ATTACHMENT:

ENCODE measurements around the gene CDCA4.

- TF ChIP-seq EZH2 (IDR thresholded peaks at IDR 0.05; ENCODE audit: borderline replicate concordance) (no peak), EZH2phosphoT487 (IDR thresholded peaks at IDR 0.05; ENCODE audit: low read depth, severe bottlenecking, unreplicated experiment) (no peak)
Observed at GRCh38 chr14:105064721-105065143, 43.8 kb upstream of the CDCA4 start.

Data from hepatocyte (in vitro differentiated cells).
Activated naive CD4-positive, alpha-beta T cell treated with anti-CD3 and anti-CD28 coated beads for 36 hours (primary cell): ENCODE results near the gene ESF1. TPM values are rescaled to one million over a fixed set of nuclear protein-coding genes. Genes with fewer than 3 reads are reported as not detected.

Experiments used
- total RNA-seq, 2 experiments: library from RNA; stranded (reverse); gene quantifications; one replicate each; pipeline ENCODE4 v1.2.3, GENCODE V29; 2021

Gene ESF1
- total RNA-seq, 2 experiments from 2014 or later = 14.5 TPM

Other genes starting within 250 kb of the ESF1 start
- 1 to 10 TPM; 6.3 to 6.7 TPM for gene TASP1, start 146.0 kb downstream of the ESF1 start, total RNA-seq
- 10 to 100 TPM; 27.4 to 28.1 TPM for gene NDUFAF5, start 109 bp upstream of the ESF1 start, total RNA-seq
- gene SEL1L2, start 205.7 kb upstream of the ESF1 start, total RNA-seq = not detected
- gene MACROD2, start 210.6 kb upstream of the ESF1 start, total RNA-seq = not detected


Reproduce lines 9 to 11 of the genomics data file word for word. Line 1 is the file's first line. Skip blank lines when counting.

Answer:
- total RNA-seq, 2 experiments from 2014 or later = 14.5 TPM

Other genes starting within 250 kb of the ESF1 start
- 1 to 10 TPM; 6.3 to 6.7 TPM for gene TASP1, start 146.0 kb downstream of the ESF1 start, total RNA-seq